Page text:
Afghan intelligence said they have foiled an ISIS plot to assassinate US diplomat Ross Wilson, in Kabul, the capital, according to CNN. Four suspected ISIS members have been arrested by Kabul’s intelligence agency, the NDS, in a special military operation in Kama district, Nangarhar province, including ISIS strongman Abdul Wahid. ISIS has claimed multiple attacks in Kabul in recent months, including education centers where scores of students died. Peace talks with the Taliban got off to a slow start this month in Qatar, as the Trump administration announced its plans to accelerate a major troop withdrawal this month.

From The World

Internet 'blackout' as Ugandans vote in tense election

Millions of Ugandas vote on Thursday in their presidential election. Ugandan authorities cut off internet access in the country in the tense run-up to the vote that has been marked by violence and the arrest of opposition figures.

The incumbent, Yoweri Museveni, is a longtime US partner but he's ruled the country for more than 30 years. Nearly 70% of Ugandans are under the age of 25 — for them, Museveni has been their only president. Now though, Museveni faces a challenger. He's a musician named Robert Kyagulanyi Ssentamu — better known as pop singer Bobi Wine. Host Marco Werman talks with The World's Africa correspondent, Halima Gikandi in Kampala, Uganda's capital city (🎧).

Why Canada may designate the Proud Boys a terrorist group

David Hofmann, a sociology professor at the University of New Brunswick, has studied the rise of white extremism in Canada. He spoke to The World’s host Marco Werman about how Canada's right-wing extremist groups are inspired by the US. Hofmann said if the Proud Boys were designated a terrorist group, it would have symbolic value.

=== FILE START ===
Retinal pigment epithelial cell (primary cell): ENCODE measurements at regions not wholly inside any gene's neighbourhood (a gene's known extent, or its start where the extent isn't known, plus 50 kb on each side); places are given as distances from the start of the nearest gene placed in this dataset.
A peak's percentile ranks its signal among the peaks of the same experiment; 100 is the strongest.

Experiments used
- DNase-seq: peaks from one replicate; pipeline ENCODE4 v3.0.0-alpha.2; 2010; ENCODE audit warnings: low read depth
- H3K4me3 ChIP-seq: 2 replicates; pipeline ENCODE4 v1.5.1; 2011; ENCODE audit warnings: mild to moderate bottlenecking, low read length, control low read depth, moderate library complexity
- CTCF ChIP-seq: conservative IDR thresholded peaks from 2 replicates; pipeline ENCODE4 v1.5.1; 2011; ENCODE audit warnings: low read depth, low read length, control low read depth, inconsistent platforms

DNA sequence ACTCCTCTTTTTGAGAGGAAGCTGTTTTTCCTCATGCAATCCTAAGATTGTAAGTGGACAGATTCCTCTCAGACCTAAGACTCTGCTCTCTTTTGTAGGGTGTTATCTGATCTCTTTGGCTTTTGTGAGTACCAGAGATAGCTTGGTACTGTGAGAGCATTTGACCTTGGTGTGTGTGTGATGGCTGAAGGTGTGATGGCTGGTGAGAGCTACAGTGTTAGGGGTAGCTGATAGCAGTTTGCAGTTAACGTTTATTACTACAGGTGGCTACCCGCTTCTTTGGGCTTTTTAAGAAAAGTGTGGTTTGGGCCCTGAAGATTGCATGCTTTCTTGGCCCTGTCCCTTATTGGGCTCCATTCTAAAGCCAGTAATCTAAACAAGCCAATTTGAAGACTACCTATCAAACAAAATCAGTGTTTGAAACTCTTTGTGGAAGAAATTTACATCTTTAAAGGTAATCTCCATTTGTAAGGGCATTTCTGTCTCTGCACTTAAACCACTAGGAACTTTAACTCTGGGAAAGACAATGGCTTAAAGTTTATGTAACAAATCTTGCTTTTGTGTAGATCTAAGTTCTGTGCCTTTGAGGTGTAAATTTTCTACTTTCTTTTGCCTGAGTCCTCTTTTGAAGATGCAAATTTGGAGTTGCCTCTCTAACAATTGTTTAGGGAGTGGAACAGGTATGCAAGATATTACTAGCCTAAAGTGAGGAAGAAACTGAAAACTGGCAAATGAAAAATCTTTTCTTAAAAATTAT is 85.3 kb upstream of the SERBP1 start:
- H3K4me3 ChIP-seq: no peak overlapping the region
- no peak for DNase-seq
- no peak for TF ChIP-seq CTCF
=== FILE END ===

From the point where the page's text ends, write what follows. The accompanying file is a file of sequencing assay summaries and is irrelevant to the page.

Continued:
"But as an expert in this field, I am of the opinion that it doesn't have any real strategic value. What it means is, essentially, that they can be tried and be found criminally liable under the Canadian Criminal Code for group membership."

Bright spot

Scientists have found something unexpected in giraffes: dwarfism. Michael Brown, a conservation science fellow, said he did a double take in Uganda after noticing the short stature of a giraffe there. Normally, giraffes average 16 feet in height, but Brown's giraffe was around 9 feet. It was considered an anomaly until another giraffe in Namibia was found with the same condition.

In case you missed it 

Listen: Trump impeached for historic second time

Donald Trump was impeached for a second time Wednesday as the House of Representatives debated whether to remove the US president. And, Canadian authorities are considering designating the Proud Boys, a right-wing extremist group founded by a Canadian, as a terrorist organization in the wake of the crisis at the US Capitol. Also, the European Union's Food Safety Authority said on Wednesday that mealworms are safe for human consumption.